Johan Svendsen

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Johan Svendsen
Born(1840-09-30)September 30, 1840
DiedJune 14, 1911(1911-06-14) (aged 70)
Occupation(s)composer, conductor, violinist

Johan Severin Svendsen (30 September 1840 – 14 June 1911) was a Norwegian composer, conductor and violinist. Born in Christiania (now Oslo), Norway, he lived most his life in Copenhagen, Denmark.

Svendsen's output includes two symphonies, a violin concerto, a cello concerto, and the Romance for violin, as well as a number of Norwegian Rhapsodies for orchestra.[1] At one time Svendsen was an intimate friend of the German composer Richard Wagner and Icelandic composer Sveinbjörn Sveinbjörnsson.


Svendsen's father was a music teacher and military bandmaster, who taught him both the violin and clarinet. He began playing in orchestras at age nine when he learned violin, and began composing by age eleven. At fifteen he enlisted in the military band at Akershus Fortress, playing clarinet, flute, trombone, and percussion among other instruments. By the time he finished school, he was working as an orchestral musician, and occasionally made short concert tours as a violinist. In Lübeck, on one of his tours, he came to the attention of a wealthy merchant who made it possible for him to study from 1863 to 1867 at the Leipzig Conservatory. He began his studies with Ferdinand David, but problems with his hand forced him to switch to composition, which he studied with Carl Reinecke. He completed his studies in Leipzig in 1867, receiving first prize in composition. During this period, Svendsen had a son out of wedlock, Johann Richard Rudolph (1867–1933).

Gradually his attention turned to conducting. After spending time in Paris (1868–70) and Leipzig (1870–72), he returned to Christiania. One of his students in Christiania was pianist Bertha Tapper. In the summer of 1871, he went to New York City to marry Sarah (Sally, later changed to Bergljot) Levett Schmidt, whom he had met in Paris. He was conductor of the Musical Society Concerts in Christiania (1872–77), then spent three years in Germany, Italy, England and France. He returned to teach and conduct in Kristiania (1880–1883). In 1883, he was appointed principal conductor of the Royal Theater Orchestra in Copenhagen, where he lived until his death.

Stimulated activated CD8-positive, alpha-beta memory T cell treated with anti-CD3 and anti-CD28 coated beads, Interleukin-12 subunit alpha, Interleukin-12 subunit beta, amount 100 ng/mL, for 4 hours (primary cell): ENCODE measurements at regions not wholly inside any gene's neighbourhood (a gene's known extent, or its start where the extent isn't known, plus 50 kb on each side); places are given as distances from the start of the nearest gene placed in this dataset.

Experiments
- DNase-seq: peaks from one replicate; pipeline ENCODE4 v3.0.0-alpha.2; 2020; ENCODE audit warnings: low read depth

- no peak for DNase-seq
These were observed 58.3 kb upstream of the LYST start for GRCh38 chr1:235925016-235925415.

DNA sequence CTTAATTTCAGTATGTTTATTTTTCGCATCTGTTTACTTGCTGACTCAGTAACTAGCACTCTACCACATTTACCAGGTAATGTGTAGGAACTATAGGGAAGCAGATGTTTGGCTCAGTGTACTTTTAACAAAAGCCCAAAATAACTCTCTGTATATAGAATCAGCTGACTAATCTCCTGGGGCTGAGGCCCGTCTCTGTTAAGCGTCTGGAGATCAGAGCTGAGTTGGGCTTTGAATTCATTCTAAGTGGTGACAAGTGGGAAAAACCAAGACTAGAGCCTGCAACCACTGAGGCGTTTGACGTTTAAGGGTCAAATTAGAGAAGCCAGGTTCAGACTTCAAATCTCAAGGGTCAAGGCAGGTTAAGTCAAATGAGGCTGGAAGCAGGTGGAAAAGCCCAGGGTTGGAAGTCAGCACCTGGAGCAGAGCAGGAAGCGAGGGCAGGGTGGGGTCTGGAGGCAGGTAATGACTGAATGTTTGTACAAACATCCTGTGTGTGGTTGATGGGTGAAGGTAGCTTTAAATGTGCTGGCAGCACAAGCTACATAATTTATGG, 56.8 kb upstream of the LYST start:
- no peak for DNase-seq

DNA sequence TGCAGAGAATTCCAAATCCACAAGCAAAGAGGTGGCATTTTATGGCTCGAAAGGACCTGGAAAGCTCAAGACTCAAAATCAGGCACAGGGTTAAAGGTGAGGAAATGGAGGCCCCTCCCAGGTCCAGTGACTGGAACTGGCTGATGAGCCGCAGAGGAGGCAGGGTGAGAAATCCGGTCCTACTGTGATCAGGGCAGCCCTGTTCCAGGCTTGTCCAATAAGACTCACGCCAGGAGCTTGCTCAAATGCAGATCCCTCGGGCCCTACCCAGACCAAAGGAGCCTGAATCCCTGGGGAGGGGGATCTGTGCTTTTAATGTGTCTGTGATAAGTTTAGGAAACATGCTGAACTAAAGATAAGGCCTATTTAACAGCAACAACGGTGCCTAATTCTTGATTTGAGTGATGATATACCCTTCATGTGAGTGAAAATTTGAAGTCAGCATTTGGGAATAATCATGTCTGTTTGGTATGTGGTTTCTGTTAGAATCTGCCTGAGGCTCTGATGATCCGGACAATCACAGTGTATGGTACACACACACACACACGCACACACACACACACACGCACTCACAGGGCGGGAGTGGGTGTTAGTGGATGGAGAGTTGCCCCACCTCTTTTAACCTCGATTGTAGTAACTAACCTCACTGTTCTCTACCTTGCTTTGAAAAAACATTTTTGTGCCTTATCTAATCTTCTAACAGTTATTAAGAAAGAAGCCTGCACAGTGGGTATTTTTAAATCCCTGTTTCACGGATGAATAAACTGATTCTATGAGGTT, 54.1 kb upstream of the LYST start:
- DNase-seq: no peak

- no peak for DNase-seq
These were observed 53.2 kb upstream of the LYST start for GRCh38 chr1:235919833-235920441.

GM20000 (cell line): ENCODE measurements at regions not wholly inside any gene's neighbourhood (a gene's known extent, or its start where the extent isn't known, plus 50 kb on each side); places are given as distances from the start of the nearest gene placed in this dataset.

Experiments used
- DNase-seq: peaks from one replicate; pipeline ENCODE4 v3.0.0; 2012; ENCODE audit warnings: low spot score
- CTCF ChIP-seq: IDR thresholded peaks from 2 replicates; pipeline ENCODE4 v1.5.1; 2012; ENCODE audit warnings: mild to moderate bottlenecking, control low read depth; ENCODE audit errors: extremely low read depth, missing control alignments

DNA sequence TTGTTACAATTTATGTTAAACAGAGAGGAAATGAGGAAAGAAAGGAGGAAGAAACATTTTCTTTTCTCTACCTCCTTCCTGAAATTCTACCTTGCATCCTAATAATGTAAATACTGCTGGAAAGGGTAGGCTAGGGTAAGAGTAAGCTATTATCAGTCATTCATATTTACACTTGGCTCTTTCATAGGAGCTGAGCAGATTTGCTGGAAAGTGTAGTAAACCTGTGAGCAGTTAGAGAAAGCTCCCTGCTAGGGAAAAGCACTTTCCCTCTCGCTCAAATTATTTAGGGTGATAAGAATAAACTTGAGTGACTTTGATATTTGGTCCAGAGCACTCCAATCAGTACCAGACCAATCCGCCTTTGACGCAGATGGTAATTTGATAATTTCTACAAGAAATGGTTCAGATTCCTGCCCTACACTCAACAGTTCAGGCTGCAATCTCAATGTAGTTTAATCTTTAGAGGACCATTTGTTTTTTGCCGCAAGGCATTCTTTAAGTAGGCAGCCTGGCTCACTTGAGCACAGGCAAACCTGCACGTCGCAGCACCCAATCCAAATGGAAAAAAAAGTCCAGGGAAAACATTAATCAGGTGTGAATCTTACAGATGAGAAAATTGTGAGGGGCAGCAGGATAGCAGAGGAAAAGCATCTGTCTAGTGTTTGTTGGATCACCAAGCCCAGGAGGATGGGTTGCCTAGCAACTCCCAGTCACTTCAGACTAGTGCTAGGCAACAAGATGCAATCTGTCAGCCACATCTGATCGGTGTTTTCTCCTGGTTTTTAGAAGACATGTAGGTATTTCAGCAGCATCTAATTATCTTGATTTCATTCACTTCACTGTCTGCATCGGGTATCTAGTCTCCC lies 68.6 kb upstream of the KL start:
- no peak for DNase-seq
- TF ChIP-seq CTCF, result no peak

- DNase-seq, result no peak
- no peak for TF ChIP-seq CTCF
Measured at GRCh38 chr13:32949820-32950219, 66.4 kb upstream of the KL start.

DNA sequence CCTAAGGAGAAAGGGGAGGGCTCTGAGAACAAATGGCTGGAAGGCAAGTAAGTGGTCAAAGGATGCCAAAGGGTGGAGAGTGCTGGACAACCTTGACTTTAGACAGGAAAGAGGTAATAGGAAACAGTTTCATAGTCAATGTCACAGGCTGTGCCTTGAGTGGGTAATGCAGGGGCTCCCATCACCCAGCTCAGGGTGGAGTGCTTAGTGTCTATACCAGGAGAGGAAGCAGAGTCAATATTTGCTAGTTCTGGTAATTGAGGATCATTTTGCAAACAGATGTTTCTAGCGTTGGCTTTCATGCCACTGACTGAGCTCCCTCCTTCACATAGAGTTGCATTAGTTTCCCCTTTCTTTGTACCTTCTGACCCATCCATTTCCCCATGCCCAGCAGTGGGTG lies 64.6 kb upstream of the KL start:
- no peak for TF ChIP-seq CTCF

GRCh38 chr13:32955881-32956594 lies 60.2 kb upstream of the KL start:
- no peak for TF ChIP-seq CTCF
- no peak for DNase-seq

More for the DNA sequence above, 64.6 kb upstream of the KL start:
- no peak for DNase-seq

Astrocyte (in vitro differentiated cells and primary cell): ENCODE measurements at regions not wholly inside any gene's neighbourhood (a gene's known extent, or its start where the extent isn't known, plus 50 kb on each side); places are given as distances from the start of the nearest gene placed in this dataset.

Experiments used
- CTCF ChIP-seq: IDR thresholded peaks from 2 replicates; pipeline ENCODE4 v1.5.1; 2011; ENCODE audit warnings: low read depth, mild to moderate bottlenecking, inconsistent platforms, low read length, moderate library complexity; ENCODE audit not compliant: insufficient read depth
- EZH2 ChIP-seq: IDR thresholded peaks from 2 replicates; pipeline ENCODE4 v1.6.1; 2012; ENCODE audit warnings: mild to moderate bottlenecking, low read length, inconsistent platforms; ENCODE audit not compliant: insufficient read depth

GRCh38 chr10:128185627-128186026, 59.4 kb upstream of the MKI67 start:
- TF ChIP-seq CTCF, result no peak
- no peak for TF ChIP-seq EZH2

Johan Svendsen, c.1890; portrait by Hans Heyerdahl.

In 1884, he and his wife separated, and she moved to Paris. Their relationship had been chaotic for several years. A famous anecdote would have it that in 1883, in a fit of anger, she had thrown the only copy of his Symphony No. 3 in the fire. This incident was used by Henrik Ibsen in Hedda Gabler. If anything was caught up in the fire at all, it is rather unlikely it was anything near a complete symphony. However, some sketches, most likely for a symphony, were found by conductor Bjarte Engeset in 2007. They were elaborated and orchestrated by Bjørn Morten Christophersen and premiered by the Bergen Philharmonic Orchestra and Engeset in 2011.

Following a divorce from Sarah (10 December 1901), he married (23 December 1901) Juliette Haase, with whom he had been living and had three children. His younger son from this marriage was the famous Danish actor Eyvind Johan-Svendsen (1896–1946).

1898 Music festival in Bergen by Agnes Nyblin. Left to right: Christian Cappelen, Catharinus Elling, Ole Olsen, Gerhard Rosenkrone Schelderup, Iver Holter, Agathe Backer Grøndahl, Edvard Grieg, Christian Sinding, Svendsen and Johan Halvorsen[2]

In stark contrast to his more famous contemporary and close friend, Edvard Grieg, Svendsen was famous for his skill of orchestration rather than that of harmonic value. While Grieg composed mostly for small instrumentation, Svendsen composed primarily for orchestras and large ensembles. His most famous work is his Romance for violin and orchestra, Op. 26. He was very popular in Denmark and Norway during his lifetime, both as a composer and a conductor, winning many national awards and honors. However this popularity did not translate into acceptance into the international repertory of classical music. He died in Copenhagen, aged 70.